Case Closed: Nothing Adds Up Until You Overthrow the System
Three Percent, June 1, 2020
Originally written in 2006 and translated from the Czech by Alex Zucker in 2010, Case Closed is, ostensibly, a detective novel. But one in which the clues don’t seem to add up, the resolution is unsatisfying by typical standards, and one of the crimes being investigated is never clearly articulated.
We know from the jump that we’re in for some sort of game, given that chapter 1 is a notated chess game:
1 e4 e5 2. f4 exf4 3. Bc4 d6 4. nf3 Bg4 5. O-O Qd7 6. d4 g5 7. c3 Nc6 [...] 27. hxg3 hxg3+ 28. Kg1 rgh8 29. Bf3 Qxg4
(I assume this is all accurate and playable, but I wouldn’t be surprised if it was at least partially nonsense.)
Then, in chapter 2, we have two major events that more or less drive the book itself. First off, Viktor Dyk (winning dick as in detective?), a retiree and main player in this novel, gives a young woman inaccurate directions to the Academy of Fine Arts (we find out later that she’s raped as a result) and then we hear about Mrs. Horak’s death. Or at least part of it.
“Have you heard? Mrs. Horak was hit by a car.”
“No! Is it serious?”
“Serious or not, she’s dead from it, dead as a doornail. Supposedly she staggered home, opened the door, and bang! She was gone. She couldn’t breathe, poor thing, and her eyes were wide open.”
To give you a real sense of the whiplash-inducing, playful tone of this book, here’s a bit from the same chapter about Viktor Dyk:
Dyk had a habit of pulling pronouncements out of his noggin and dressing them up with fraudulent, usually biblical, sources. Long ago he had come to realize that repeating what someone else had once said was considered the utmost expression of intelligence in his country. At one time, in the days when he still collected beetles, he used to declare ownership of his pronouncements (“as I always say”), but he never got any response except an awkward smile. Until one day it occurred to him to add “Book of Ruth 6:4″—and lo and behold, eyes lighted up all around, women’s in appreciation, men’s in envy. Since then, he had done so every time.
Fast-forward to chapter 6, and we maybe get introduced to the mystery that Inspector Lebeda (introduced in chapter 8) is going to be investigating.
Mrs. Horak’s death wasn’t a result of the accident. The car was innocent. It barely grazed her. Mrs. Horak fell down, banged her knee, tore her stocking. Ranting and limping, she made her way home. Once there, she turned on the gas, opened the oven, and stuck her head in. They say that women, particularly in old age, rarely resort to suicide, and when they do, they think long and hard about their decision and as a rule they choose less radical means than men do. But statistics provide only an imperfect picture of an individual’s life: in this respect Mrs. Horak defied sexual categorization. She’d had enough, she’d had it up to here. [...] We shall see later whether and to what extent these statistical incongruities influence the course of our story and the fates of our other protagonists. In any case it spurred the firemen to call the police without delay. Which they would have done regardless; this, however, enables us to evoke a promising atmosphere of tension, thereby strengthening the dramatic line. The firemen may not give a damn, but our readers certainly do.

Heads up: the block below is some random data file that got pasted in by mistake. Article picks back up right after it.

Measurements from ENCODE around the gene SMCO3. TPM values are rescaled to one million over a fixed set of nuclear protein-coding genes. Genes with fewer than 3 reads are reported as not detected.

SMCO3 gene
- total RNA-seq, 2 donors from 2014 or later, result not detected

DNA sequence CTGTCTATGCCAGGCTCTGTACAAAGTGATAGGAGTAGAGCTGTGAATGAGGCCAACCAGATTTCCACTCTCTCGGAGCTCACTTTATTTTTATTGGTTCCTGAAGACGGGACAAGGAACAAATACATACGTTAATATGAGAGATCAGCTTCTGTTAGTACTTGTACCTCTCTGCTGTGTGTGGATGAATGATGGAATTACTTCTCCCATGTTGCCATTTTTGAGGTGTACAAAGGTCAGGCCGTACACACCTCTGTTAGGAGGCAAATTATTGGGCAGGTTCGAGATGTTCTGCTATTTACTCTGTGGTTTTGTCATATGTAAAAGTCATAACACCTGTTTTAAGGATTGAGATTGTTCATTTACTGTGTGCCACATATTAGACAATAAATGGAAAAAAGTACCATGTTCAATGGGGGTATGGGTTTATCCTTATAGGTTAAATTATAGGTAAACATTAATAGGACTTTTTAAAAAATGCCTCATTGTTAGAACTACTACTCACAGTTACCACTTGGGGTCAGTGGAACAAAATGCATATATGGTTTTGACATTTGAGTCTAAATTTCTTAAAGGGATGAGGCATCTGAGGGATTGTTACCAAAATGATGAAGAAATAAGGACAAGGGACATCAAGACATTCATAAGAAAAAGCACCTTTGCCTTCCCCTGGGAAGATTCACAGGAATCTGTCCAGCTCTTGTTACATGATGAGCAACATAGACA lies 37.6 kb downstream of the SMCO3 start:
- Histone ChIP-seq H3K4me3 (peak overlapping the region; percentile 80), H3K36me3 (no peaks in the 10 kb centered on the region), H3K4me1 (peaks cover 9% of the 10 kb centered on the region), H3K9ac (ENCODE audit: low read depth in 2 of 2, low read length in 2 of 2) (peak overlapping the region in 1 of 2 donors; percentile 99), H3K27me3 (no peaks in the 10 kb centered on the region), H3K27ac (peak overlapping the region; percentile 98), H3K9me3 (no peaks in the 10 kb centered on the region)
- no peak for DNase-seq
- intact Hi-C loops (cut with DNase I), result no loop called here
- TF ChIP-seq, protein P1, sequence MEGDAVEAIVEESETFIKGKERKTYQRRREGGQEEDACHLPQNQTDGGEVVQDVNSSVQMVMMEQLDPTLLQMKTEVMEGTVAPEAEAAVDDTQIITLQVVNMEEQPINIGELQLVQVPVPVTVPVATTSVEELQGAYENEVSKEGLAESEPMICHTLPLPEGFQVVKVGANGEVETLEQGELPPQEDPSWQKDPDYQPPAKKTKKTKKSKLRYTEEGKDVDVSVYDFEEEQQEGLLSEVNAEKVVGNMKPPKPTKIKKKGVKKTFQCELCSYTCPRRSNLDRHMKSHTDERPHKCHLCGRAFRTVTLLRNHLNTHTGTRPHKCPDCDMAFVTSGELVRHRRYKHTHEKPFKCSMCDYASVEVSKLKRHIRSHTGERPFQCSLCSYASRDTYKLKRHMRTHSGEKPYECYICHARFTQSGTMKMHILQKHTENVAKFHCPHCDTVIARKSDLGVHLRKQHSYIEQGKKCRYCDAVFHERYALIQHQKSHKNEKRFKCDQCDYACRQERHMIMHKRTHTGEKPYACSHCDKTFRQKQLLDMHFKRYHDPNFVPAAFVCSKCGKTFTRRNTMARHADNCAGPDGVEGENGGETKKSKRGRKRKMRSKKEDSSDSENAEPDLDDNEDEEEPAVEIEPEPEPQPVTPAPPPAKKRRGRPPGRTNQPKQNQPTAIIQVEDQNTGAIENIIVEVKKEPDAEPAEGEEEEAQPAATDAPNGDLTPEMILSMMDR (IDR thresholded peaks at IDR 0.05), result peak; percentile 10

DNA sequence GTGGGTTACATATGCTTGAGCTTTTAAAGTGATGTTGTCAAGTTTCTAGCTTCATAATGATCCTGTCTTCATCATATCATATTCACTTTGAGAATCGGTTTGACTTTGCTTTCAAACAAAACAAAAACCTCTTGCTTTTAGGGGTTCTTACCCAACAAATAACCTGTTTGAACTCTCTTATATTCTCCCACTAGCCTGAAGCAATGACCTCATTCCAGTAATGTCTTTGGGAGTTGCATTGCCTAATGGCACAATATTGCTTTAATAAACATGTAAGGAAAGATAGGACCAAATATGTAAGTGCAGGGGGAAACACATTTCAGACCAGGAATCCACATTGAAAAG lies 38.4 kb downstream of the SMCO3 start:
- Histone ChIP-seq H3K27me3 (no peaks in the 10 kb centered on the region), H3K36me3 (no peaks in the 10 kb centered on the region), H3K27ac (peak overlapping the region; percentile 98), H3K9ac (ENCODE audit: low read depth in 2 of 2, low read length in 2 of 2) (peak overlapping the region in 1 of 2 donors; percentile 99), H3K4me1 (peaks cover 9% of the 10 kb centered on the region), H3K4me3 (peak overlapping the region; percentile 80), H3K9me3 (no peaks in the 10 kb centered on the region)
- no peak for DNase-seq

One of the difficulties in describing this incredibly fun, somewhat enigmatic book is that it is like a chess game. There are so many people, so many moves, so many positions on the board. For instance, Lebeda’s main case at the start of the book is called “Damage of Advertising Surfaces in Public Spaces,” in which he’s trying to figure out which groups are defiling the “city’s metro and streetside postering surfaces [...] with signs of an active anticapitalist, anti-advertising campaign—whole posters x’d out in black, as well as graffiti both general (Down with advertising, Ads lie, Citizen, don’t be an ass, Pay the unemployed) and specific (Women are not goods, This washer will wash your brain, Bud won’t make you wiser)” The interpretation of these “defacings” is either a key to untangling the mysteries of this book, or a total red herring.
And suddenly, I’ve returned to the beginning of my take on this book: Detective novels in which the clues are misleading, maybe not actually clues at all, contradictory, and filled with digressions are exactly the sort of detective novels I am drawn to. Post-modern puzzle books are totally my jam.